The number of women in science, technology, engineering and mathematics (STEM) is growing, yet men still continue to outnumber women, especially at the upper levels of these professions.
Kathleen M Kelm is Honorary Senior Lecturer with the University of Liverpool Online Programmes, teaching across the University’s online IT offering. While the number of women entering STEM fields is growing Kathleen believes there is still more to be done.
“The gender gap is all too apparent in senior positions in STEM fields – for example, women tend to hit a glass ceiling once they get into project management roles. They move up to senior project management level because they’re good at managing teams but they’re not always viewed as executive decision makers. They’re not always being given the opportunity to innovate the way they should be,” says Kathleen.
“The best IT infrastructure and the best innovation comes from a multiple perspective decision-making process, which doesn’t happen if you only have one gender in the room – you need both.”
Societal and cultural values of gender seem to play a big part in the reason women may or may not study STEM subjects.
Kathleen explains that some of her female students are motivated to take up studying because they are trying to keep-up with male colleagues. “When I ask females why they’ve chosen to do a master’s degree it’s almost always wanting to gain as much credibility as their male counterparts. Even if they have more knowledge than their male counterparts they feel they need that additional credential.
I have a Canadian student who is doing her master’s degree with Liverpool online because as a female without a master’s degree, she feels she is not being seen as an expert.”
Mentoring may be the key to piquing women’s interests in STEM fields, believes Kathleen.
Anyone studying for a master’s needs to have a passion for the subject if they’re going to succeed and a keen interest in the subject. This is what drives her students to get ahead.
“I had a nurse come and do a second degree with us – she liked nursing but she liked computers more. She combined her experience and interests and now she’s a medical informatics specialist.”
The University of Liverpool is taking positive steps to encourage women to explore the idea of studying STEM subjects such as Information Technology.
The University of Liverpool is a member of the Athena SWAN Charter for Women in Science and Engineering, and was awarded an Athena Swan Institutional Bronze Award in 2010, which was renewed in 2014.
The Faculty of Science and Engineering and Faculty of Health and Life Sciences at the University of Liverpool also run an initiative called LivWiSE (Liverpool Women in Science & Engineering), that celebrates, supports and promotes women in science, technology, engineering and math.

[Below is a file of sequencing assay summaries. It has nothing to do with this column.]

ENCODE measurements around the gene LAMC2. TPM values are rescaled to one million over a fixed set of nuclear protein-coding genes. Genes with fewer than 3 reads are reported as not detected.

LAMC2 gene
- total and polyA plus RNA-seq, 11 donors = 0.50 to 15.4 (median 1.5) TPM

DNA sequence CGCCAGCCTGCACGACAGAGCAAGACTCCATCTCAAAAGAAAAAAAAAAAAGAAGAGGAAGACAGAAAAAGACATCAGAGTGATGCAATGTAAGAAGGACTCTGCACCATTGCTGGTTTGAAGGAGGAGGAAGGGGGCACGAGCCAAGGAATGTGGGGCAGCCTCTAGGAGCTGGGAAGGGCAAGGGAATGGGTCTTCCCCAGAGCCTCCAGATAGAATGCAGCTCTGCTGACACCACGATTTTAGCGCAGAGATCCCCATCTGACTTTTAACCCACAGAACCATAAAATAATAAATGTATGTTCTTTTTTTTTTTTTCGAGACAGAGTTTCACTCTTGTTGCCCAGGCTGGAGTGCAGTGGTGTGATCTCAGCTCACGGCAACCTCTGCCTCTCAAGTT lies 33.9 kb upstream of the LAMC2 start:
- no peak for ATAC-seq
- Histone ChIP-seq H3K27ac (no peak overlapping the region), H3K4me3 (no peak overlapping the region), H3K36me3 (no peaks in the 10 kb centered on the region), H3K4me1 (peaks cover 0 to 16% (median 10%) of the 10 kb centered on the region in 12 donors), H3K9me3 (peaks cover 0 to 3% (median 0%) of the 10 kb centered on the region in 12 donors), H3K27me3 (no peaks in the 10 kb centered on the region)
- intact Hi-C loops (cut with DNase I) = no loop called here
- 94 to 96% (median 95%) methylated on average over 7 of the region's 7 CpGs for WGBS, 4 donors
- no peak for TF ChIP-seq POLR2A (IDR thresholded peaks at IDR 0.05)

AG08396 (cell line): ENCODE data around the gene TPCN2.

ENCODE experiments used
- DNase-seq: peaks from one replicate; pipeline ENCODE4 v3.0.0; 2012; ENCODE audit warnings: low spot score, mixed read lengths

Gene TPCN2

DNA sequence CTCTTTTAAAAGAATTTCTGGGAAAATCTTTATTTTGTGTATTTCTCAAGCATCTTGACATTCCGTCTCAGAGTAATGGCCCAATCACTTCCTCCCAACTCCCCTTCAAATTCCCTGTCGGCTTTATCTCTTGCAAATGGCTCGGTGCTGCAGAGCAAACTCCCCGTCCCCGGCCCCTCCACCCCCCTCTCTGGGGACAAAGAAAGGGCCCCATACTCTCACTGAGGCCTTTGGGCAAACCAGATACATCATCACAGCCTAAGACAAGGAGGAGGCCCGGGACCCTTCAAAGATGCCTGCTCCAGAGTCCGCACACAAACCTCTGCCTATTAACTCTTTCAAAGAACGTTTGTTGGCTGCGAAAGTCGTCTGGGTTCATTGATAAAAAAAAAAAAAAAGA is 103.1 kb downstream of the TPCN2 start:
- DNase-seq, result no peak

The University welcomes applications from women professionals globally who want to advance their IT-related knowledge and skills with a 100% online postgraduate degree. The University offers a full suite of online master’s and one-year postgraduate certificate programmes that are designed to empower working professionals around the world to move into or move up in IT-related management careers.
Subjects offered include: Big Data Analytics, Cyber Security, Software Engineering and Information Systems Management. The master’s degrees include the world’s first to receive accreditation from BCS, The Chartered Institute for IT.
The convenience of studying online combined with the flexibility of the IT platform is often what draws women to study IT online. “Information Technology is one of the best fields for women to be in because it offers a level of flexibility that many other fields do not,” says Kathleen.
Many students are not only working while they study but also raising a family so it’s important that their degree gives them the freedom to continue with their commitments and personal life.
Olufunmilola Ozoh, from Nigeria, is a graduate of the University of Liverpool’s MSc in Computer and Information Security online programme (now replaced by the MSc in Cyber Security). She enjoyed the flexibility of doing a degree online. “My schedule – children and work – would not have allowed me to get a master’s otherwise. I needed a programme that could fit into my life.”
Kathleen’s students really experience the benefit of doing an online degree and learning in a global online classroom.
“When you go into an online degree programme you become so much more aware of where and how technology is being used and the consequences of its use.
Often I’ll hear from students after they’ve taken the security class in the MSc in Cyber Security degree or the MSc in Information Technology, and one of the very first things they say is ‘I had no idea of the challenges in other areas of the world’.
If you’re only ever learning from people who have the same experience as you, you’ll never acquire these types of global insights. How would anyone that lives in Arizona in the USA know that Nigeria is way ahead in the use of smart phones and mobile banking if they know nothing about it?”
Olufunmilola wants to study online again soon. “I’m planning to do another online course – probably a PhD – because my experience with University of Liverpool has been very rewarding.”
A UK leader for research excellence, the University of Liverpool’s Department of Computer Science is a UK leader in IT research. The 2014 Research Excellence Framework rated 97% of the department’s research as being world-leading or internationally excellent – the highest proportion of any Computer Science department in the UK.
Find out more about the Information Technology degrees offered online with the University of Liverpool.
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